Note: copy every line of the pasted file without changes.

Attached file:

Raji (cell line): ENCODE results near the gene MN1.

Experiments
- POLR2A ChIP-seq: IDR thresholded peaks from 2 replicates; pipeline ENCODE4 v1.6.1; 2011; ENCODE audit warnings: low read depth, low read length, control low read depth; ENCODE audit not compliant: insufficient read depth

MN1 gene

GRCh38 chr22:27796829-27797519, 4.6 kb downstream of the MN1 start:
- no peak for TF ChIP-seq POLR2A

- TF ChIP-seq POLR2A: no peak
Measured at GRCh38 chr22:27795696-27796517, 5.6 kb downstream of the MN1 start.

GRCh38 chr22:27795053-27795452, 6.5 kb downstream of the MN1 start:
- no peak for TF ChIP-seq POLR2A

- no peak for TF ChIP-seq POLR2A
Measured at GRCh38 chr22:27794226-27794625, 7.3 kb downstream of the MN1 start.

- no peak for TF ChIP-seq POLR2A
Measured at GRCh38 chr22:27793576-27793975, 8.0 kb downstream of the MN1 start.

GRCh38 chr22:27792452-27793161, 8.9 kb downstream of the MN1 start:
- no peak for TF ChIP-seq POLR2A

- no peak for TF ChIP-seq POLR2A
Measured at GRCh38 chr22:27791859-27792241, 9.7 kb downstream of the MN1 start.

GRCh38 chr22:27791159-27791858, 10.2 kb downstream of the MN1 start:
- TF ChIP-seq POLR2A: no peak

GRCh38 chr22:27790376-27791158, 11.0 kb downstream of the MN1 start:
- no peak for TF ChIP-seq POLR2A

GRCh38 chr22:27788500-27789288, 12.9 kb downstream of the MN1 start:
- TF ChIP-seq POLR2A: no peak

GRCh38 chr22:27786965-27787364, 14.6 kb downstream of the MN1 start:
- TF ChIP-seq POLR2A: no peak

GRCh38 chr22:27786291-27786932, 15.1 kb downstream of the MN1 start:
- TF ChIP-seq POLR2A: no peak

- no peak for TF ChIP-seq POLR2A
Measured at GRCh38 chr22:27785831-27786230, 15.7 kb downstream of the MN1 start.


Raji (cell line): ENCODE results near the gene MN1.

Experiments
- POLR2A ChIP-seq: IDR thresholded peaks from 2 replicates; pipeline ENCODE4 v1.6.1; 2011; ENCODE audit warnings: low read depth, low read length, control low read depth; ENCODE audit not compliant: insufficient read depth

MN1 gene

GRCh38 chr22:27796829-27797519, 4.6 kb downstream of the MN1 start:
- no peak for TF ChIP-seq POLR2A

- TF ChIP-seq POLR2A: no peak
Measured at GRCh38 chr22:27795696-27796517, 5.6 kb downstream of the MN1 start.

GRCh38 chr22:27795053-27795452, 6.5 kb downstream of the MN1 start:
- no peak for TF ChIP-seq POLR2A

- no peak for TF ChIP-seq POLR2A
Measured at GRCh38 chr22:27794226-27794625, 7.3 kb downstream of the MN1 start.

- no peak for TF ChIP-seq POLR2A
Measured at GRCh38 chr22:27793576-27793975, 8.0 kb downstream of the MN1 start.

GRCh38 chr22:27792452-27793161, 8.9 kb downstream of the MN1 start:
- no peak for TF ChIP-seq POLR2A

- no peak for TF ChIP-seq POLR2A
Measured at GRCh38 chr22:27791859-27792241, 9.7 kb downstream of the MN1 start.

GRCh38 chr22:27791159-27791858, 10.2 kb downstream of the MN1 start:
- TF ChIP-seq POLR2A: no peak

GRCh38 chr22:27790376-27791158, 11.0 kb downstream of the MN1 start:
- no peak for TF ChIP-seq POLR2A

GRCh38 chr22:27788500-27789288, 12.9 kb downstream of the MN1 start:
- TF ChIP-seq POLR2A: no peak

GRCh38 chr22:27786965-27787364, 14.6 kb downstream of the MN1 start:
- TF ChIP-seq POLR2A: no peak

GRCh38 chr22:27786291-27786932, 15.1 kb downstream of the MN1 start:
- TF ChIP-seq POLR2A: no peak

- no peak for TF ChIP-seq POLR2A
Measured at GRCh38 chr22:27785831-27786230, 15.7 kb downstream of the MN1 start.